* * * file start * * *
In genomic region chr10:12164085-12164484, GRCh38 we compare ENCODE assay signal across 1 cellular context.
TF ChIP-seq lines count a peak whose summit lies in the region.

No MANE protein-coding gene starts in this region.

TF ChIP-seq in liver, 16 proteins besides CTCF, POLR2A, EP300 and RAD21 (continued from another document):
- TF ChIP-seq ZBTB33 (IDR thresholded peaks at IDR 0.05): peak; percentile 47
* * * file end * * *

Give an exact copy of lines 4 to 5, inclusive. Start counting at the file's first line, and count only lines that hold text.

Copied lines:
TF ChIP-seq in liver, 16 proteins besides CTCF, POLR2A, EP300 and RAD21 (continued from another document):
- TF ChIP-seq ZBTB33 (IDR thresholded peaks at IDR 0.05): peak; percentile 47